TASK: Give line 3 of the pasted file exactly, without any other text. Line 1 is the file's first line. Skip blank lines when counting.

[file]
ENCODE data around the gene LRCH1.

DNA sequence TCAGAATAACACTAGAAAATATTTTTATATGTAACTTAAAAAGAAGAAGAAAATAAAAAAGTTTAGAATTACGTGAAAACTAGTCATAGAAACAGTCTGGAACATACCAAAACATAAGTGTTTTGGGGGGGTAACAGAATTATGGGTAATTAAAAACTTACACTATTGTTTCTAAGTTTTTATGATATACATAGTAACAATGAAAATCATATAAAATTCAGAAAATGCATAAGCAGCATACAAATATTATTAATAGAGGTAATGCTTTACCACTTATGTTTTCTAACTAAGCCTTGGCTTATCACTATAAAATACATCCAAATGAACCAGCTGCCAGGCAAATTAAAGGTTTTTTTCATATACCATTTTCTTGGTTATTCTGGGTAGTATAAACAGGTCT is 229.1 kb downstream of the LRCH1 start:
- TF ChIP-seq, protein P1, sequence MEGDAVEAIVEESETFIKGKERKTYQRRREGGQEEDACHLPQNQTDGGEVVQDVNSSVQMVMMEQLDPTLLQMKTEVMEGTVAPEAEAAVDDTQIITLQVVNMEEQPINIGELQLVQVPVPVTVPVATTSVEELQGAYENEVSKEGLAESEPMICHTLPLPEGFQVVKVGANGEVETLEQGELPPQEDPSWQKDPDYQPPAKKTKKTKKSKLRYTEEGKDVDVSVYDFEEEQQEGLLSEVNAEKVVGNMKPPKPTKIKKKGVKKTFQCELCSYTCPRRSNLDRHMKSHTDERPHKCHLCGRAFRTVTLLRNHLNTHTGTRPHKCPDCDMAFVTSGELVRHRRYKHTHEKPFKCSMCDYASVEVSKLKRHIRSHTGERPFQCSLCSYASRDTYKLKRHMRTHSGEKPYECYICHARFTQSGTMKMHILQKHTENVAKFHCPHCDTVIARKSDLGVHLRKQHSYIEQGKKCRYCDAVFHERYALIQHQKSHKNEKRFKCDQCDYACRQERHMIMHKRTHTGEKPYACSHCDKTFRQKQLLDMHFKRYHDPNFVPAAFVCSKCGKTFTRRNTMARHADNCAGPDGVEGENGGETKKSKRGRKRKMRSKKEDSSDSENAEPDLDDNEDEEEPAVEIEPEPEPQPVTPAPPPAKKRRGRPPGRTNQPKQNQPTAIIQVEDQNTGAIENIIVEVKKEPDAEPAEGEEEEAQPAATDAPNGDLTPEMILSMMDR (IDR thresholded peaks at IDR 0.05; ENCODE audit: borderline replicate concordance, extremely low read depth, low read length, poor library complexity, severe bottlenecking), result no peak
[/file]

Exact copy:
- TF ChIP-seq, protein P1, sequence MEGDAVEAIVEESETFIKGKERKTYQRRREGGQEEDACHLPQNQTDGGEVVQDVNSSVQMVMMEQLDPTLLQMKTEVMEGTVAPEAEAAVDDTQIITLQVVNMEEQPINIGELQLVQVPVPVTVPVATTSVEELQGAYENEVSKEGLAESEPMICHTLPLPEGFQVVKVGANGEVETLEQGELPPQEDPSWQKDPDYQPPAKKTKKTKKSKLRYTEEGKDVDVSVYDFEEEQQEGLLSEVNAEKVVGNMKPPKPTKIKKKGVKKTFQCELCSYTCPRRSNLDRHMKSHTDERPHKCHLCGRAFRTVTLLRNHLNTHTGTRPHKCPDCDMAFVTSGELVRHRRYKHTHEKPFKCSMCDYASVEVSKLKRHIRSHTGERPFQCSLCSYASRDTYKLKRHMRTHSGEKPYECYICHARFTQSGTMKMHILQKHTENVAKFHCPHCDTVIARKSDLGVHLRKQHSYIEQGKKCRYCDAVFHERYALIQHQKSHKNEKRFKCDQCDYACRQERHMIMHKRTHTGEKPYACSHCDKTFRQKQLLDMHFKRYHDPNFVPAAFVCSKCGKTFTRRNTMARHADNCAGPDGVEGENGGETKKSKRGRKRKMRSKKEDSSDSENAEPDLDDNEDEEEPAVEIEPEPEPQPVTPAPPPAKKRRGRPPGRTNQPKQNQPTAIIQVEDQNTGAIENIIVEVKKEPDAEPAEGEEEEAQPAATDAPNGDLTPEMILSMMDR (IDR thresholded peaks at IDR 0.05; ENCODE audit: borderline replicate concordance, extremely low read depth, low read length, poor library complexity, severe bottlenecking), result no peak